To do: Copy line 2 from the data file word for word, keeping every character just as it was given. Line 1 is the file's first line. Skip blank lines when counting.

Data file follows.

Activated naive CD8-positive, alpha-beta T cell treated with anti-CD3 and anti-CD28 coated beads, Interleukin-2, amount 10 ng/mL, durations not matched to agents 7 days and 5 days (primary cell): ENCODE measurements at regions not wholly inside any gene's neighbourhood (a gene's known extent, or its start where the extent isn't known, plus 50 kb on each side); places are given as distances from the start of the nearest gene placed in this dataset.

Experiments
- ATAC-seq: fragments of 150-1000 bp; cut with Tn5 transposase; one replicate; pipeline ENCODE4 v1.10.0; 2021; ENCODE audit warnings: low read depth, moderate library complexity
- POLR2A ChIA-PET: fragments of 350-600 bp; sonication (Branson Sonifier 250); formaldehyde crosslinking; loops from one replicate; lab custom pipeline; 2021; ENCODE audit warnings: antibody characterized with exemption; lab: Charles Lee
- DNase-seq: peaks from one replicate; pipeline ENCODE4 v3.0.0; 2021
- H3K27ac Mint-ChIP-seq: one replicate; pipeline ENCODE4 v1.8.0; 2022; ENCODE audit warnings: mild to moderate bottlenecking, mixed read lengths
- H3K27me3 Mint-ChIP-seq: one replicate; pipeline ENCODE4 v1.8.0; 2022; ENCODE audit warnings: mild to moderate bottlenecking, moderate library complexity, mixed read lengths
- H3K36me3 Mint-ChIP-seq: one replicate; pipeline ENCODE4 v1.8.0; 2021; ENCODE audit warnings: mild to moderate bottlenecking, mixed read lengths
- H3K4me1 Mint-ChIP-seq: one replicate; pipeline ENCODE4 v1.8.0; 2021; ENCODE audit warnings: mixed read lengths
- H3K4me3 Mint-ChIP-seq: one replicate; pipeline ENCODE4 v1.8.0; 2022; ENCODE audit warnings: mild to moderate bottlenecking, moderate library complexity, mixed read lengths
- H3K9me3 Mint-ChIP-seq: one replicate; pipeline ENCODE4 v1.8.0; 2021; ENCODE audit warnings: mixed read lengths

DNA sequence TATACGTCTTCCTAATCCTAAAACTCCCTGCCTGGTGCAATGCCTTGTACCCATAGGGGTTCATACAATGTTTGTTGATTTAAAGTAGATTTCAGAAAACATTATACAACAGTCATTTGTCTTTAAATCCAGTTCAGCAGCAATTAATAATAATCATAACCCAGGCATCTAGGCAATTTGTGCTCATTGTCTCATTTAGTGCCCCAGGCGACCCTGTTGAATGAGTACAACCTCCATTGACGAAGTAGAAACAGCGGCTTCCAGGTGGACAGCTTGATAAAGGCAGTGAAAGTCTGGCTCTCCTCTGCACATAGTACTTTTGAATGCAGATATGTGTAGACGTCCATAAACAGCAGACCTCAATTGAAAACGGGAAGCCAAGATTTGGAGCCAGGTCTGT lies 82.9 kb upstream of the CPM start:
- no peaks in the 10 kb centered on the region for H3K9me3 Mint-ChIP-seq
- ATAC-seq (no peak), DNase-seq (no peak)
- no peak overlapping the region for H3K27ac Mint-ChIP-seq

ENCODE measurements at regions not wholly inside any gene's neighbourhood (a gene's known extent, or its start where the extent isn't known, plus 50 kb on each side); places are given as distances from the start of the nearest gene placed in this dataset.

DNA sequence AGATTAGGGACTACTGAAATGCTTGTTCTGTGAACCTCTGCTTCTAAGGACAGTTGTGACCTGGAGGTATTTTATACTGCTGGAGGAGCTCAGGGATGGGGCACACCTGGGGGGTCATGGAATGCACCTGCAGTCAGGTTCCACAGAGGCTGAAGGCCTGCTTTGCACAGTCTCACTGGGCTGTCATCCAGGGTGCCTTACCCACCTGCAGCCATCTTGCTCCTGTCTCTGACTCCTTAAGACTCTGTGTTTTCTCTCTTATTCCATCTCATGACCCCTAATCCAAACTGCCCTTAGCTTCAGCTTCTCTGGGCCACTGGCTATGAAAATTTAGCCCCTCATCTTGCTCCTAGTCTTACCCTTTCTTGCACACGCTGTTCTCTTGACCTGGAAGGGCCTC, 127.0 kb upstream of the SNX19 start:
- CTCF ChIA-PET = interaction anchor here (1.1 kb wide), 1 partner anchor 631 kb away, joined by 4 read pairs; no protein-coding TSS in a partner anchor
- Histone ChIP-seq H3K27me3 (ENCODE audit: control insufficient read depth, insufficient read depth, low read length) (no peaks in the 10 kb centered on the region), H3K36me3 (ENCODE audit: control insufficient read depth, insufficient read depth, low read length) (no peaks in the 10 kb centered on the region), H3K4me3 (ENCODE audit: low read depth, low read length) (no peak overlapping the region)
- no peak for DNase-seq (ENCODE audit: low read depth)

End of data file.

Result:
Experiments